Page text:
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Ocean and Earth Science, National Oceanography Centre Southampton

Undergraduate Student undertakes 3 month research trip to New Zealand

Published: 30 May 2018
Zoë Thomas-Buffin
Zoë Thomas-Buffin on the intertidal flats in Whangateau Harbour, Northern New Zealand

Current BSc Marine Biology and Oceanography student, Zoë Thomas-Buffin has returned from her three month research trip to New Zealand, where she was based at the University of Auckland.

Zoë spent 12 weeks at the University of Auckland, New Zealand, which is a partner institution of the University of Southampton. While there, Zoë carried out an extensive field study to understand how the ordering of multiple stressors (nutrient enrichment, low oxygen, and sedimentation) effect the biodiversity and functioning of coastal ecosystems.

Zoë had a supervisor in New Zealand, and two supervisors from the University of Southampton, Professor Martin Solan, and Dr Jasmin Godbold.

Zoë’s trip was funded by the Northern Hemisphere Summer Research Scholarship. The scholarship is run by the University of Auckland and open to all students at the University of Auckland’s partner institutions, which includes the University of Southampton, no matter what degree course they’re studying. It aims to give current university students an opportunity to experience research at the University of Auckland, and encourage the development of, and strengthening of, research relationships with the University of Auckland.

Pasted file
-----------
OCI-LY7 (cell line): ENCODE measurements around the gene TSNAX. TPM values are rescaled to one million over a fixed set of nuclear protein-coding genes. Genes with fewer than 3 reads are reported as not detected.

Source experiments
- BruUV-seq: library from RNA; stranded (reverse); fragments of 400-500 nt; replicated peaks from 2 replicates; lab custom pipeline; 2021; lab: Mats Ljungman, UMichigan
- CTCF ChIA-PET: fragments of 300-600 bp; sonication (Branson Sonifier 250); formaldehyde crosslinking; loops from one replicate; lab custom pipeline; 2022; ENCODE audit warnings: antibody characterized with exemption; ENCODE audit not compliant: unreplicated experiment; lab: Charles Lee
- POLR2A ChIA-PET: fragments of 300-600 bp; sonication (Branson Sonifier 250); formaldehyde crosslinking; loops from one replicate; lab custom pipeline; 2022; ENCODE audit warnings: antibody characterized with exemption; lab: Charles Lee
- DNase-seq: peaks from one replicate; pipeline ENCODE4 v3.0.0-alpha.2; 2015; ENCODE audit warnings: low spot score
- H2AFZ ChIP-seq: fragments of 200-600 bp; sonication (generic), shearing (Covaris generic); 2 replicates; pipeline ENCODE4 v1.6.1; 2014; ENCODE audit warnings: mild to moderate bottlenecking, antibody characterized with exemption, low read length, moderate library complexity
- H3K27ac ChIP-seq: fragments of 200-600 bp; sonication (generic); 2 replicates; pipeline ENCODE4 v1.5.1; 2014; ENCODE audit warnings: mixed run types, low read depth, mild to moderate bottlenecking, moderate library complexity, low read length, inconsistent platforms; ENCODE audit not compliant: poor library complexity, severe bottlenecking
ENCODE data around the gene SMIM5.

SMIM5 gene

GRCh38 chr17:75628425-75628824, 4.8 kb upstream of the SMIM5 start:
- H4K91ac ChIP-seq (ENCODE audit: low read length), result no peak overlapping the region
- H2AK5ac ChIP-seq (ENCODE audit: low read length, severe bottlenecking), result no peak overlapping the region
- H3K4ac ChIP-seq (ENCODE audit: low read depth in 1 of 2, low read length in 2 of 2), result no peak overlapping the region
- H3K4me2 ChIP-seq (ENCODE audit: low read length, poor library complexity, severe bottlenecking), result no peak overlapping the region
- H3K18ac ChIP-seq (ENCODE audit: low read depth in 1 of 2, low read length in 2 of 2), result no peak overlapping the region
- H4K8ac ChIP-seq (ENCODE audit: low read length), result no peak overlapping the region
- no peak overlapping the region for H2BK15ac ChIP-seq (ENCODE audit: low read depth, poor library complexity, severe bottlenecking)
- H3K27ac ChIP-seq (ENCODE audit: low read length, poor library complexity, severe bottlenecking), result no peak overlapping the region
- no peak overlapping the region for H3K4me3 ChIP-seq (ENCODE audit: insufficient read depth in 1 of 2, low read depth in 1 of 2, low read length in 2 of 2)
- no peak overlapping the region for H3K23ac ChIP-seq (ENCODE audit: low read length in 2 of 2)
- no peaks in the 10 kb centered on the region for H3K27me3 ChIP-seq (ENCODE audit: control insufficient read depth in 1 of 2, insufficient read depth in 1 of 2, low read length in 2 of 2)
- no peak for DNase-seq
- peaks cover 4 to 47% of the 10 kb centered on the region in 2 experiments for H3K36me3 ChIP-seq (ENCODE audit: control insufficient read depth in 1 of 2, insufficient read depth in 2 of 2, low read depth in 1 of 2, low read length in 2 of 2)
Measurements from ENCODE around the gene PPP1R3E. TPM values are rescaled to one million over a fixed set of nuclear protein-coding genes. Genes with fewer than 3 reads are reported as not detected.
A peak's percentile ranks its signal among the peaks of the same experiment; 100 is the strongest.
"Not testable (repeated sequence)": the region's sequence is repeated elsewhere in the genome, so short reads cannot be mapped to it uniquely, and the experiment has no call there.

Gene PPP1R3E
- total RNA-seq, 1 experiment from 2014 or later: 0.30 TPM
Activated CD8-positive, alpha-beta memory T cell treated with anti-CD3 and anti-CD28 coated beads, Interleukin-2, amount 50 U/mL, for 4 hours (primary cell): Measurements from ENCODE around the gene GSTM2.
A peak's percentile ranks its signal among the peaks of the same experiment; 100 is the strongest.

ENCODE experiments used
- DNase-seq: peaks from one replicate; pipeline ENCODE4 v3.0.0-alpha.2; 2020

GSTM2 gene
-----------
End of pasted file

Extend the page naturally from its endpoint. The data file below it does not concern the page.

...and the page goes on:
The scholarship provided Zoë with enough funding to fly out to New Zealand, and complete her project. Originally an 8 week trip which would cover 320 hours of research, Zoë extended her stay to carry on her research and completed 12 weeks at the University.

Commenting on her time in New Zealand, Zoë said: “My short time working at the Leigh Marine Laboratory has allowed me to gain research experience in a new environment, establish contacts at an international University, and most importantly taught me to independently plan and manage an experimental setup to a publishable standard.”

My supervisor in New Zealand has been a supportive mentor and tutor, which has provided obvious benefits that come with working with a renowned contributor to the international field of benthic ecology. All of these pooled together mean that the scholarship has expanded my research experience and begun the process of establishing my research in the field of ecology.”

Prof. Martin Solan said, “I am delighted that like Zoë, our students have the opportunity to access this exciting programme as these scholarships provide unparalleled opportunities to work with internationally leading research teams, as well as first-hand experience of working within active research programmes.”

Dr. Jasmin Godbold added, “The experience Zoë gained in New Zealand gave her the opportunity to build on content taught in Southampton, and being able to put theory into practice will no doubt significantly improve career prospects and employability.”

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